Menu Close

Articles on Earth science

Displaying 1 - 20 of 89 articles

Two crystalline materials together: kyanite (blue) embedded in quartz (white). Photo 12/Universal Images Group via Getty Images

How do crystals form?

There are a lot of myths about crystals − for example, that they are magical rocks with healing powers. An earth scientist explains some of their amazing true science.
The Jharia coal field in India has been on fire underground since 1916. Jonas Gratzer/LightRocket via Getty Images

Why don’t rocks burn?

Some rocks will burn, and others will melt, depending on how they were formed and what minerals they contain.
Engineers have tried to corral a mud volcano in Indonesia that has covered more than 1,700 acres with mud. Eka Dharma/AFP via Getty Images

What are mud volcanoes?

When mud, fluids and gases erupt at the Earth’s surface, they hint at what’s happening underground, allowing scientists to build a more comprehensive 3D view of what’s going on inside our planet.
Earth’s interior 80 million years ago with hot structures in yellow to red (darker is shallower) and cold structures in blue (darker is deeper). Ömer Bodur/Nature

Volcanoes, diamonds, and blobs: a billion-year history of Earth’s interior shows it’s more mobile than we thought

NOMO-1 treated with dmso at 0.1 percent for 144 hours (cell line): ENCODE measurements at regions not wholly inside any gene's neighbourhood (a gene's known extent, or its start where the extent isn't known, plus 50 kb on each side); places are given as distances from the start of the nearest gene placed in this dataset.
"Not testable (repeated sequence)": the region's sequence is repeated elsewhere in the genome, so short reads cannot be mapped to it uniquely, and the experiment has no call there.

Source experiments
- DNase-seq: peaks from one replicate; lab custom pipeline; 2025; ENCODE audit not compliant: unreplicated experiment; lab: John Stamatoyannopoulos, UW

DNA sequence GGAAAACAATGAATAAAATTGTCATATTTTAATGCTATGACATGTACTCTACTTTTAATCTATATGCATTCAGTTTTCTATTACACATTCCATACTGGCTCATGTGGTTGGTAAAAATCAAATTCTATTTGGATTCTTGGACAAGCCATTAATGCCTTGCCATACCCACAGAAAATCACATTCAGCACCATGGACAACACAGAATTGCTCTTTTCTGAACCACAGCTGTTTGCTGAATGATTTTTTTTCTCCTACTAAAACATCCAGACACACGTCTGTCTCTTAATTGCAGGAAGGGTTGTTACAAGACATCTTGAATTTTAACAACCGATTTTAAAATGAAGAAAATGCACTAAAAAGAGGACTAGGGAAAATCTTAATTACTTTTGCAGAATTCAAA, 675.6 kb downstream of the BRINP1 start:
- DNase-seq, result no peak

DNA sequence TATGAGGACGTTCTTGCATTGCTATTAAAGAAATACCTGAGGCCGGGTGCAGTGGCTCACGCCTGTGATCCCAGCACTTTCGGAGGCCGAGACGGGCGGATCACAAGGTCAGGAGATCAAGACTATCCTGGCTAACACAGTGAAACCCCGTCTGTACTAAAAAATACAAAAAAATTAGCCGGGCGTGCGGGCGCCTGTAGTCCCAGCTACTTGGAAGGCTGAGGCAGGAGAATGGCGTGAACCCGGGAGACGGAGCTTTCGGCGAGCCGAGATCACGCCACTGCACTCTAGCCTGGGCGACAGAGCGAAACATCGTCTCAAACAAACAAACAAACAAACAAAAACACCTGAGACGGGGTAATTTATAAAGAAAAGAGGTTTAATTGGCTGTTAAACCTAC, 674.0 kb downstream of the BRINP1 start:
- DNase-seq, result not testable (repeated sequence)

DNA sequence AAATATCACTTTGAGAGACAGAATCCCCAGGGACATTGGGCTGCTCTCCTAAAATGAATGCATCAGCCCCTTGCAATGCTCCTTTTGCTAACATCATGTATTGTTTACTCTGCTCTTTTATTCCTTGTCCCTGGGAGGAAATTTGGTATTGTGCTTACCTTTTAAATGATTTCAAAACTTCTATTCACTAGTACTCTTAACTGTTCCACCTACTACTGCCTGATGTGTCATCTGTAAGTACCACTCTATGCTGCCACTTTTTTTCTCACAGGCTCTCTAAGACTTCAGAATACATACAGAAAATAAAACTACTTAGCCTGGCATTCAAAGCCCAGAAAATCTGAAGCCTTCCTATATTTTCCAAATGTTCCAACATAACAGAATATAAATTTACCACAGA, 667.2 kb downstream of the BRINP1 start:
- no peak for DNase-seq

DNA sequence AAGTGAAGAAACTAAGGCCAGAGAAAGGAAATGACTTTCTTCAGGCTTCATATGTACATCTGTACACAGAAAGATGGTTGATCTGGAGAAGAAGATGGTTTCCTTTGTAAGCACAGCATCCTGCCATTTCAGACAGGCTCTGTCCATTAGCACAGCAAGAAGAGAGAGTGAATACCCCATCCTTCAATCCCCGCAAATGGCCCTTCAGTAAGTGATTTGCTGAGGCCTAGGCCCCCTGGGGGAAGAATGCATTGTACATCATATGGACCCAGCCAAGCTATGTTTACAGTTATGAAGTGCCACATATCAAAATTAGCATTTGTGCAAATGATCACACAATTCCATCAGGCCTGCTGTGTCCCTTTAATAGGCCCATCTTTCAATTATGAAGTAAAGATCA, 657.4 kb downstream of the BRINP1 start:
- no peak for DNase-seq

Ancient blobs deep inside the Earth gather together and break apart like continents, according to new research.
Lava flows from a fissure in the aftermath of eruptions from the Kilauea volcano on Hawaii’s Big Island, May 22, 2018. Andrew Richard Hara/Ena Media Hawaii via Getty Images

Why can’t we throw all our trash into a volcano and burn it up?

Volcanoes might seem like nature’s incinerators, but using them to burn up trash would be dangerous and disrespectful to indigenous people who view them as sacred.
Tube worms, anemones and mussels clustered near a hydrothermal vent on the Galapagos Rift. NOAA Okeanos Explorer Program, Galapagos Rift Expedition 2011/Flickr

Explorer Robert Ballard’s memoir finds shipwrecks and strange life forms in the ocean’s darkest reaches

Oceanographer Robert D. Ballard, who is best known for finding the wreck of Titanic, has written a memoir recounting his biggest discoveries and calling for more ocean exploration.

Top contributors

More